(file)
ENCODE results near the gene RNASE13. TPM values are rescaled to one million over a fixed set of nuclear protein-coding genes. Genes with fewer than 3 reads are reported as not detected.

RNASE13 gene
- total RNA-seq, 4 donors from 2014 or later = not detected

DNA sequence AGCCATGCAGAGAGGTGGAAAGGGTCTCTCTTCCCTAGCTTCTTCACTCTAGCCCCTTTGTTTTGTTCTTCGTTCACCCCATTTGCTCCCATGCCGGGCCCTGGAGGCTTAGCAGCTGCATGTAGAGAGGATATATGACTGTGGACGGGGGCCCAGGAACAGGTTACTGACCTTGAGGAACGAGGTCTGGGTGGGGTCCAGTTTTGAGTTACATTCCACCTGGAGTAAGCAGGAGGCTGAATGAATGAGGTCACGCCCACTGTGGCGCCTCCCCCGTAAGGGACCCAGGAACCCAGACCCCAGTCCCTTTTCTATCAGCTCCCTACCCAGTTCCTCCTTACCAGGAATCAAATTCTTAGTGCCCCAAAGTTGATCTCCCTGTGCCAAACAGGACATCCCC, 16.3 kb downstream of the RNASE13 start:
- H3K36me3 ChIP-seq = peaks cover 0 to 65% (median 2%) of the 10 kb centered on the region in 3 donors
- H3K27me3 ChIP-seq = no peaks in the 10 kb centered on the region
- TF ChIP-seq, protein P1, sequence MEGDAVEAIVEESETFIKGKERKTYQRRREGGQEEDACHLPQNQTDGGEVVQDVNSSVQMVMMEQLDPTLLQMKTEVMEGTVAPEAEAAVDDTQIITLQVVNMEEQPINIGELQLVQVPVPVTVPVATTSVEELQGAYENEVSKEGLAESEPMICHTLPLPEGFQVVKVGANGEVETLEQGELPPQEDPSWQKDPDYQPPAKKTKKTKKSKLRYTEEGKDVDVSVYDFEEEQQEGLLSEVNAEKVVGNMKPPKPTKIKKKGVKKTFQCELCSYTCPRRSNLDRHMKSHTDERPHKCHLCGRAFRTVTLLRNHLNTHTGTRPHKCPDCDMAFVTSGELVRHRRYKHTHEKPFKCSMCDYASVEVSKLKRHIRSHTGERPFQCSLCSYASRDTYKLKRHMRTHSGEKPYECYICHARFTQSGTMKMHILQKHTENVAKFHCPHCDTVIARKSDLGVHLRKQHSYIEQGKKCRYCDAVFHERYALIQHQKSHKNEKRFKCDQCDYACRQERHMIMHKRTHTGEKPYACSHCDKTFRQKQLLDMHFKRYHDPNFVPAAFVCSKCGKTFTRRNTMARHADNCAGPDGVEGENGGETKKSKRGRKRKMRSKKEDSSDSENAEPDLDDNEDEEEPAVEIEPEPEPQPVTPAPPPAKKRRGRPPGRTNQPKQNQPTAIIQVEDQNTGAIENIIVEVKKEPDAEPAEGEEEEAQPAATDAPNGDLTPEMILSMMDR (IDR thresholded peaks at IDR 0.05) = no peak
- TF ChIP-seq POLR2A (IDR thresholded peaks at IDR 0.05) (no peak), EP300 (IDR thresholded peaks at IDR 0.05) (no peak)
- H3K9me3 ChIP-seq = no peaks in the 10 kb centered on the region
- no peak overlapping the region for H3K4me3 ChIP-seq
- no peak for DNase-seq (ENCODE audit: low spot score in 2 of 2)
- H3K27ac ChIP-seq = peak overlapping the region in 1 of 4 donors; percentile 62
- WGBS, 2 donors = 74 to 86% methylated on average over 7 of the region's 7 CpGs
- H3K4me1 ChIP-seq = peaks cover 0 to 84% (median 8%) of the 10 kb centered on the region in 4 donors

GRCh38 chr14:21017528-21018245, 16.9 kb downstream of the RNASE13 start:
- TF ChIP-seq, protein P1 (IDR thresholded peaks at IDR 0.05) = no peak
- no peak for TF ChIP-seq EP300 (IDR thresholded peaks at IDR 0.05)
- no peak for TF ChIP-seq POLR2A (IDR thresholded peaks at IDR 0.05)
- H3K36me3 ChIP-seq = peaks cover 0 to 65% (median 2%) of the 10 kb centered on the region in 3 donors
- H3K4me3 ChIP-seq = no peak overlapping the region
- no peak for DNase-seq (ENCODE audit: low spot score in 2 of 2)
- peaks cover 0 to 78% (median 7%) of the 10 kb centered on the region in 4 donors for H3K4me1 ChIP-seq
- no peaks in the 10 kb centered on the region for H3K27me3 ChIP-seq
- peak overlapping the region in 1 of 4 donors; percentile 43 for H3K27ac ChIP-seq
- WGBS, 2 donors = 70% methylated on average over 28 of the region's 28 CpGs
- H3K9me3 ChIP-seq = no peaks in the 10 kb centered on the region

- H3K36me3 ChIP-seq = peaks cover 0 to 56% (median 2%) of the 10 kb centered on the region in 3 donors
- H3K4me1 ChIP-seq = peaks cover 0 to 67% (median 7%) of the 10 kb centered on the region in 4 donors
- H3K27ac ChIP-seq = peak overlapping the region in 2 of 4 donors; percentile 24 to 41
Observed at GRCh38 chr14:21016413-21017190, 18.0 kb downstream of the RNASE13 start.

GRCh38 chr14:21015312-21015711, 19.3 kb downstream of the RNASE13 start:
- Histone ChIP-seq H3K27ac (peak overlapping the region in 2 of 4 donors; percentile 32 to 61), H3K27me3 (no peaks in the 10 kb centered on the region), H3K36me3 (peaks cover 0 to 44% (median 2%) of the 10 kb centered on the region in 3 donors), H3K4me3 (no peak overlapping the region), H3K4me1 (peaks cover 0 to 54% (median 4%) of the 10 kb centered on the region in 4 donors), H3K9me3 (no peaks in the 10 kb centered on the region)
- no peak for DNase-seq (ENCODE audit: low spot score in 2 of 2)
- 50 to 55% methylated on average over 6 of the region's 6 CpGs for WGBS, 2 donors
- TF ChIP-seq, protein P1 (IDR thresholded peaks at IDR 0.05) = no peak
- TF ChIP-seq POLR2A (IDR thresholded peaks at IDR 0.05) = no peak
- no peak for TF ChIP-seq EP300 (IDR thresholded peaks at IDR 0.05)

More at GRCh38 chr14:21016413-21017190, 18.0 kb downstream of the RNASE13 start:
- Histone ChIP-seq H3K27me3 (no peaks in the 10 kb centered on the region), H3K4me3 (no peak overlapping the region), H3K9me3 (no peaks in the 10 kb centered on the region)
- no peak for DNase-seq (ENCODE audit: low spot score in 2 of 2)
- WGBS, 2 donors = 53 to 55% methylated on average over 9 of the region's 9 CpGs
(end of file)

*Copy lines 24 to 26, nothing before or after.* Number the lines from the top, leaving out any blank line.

- peak overlapping the region in 1 of 4 donors; percentile 43 for H3K27ac ChIP-seq
- WGBS, 2 donors = 70% methylated on average over 28 of the region's 28 CpGs
- H3K9me3 ChIP-seq = no peaks in the 10 kb centered on the region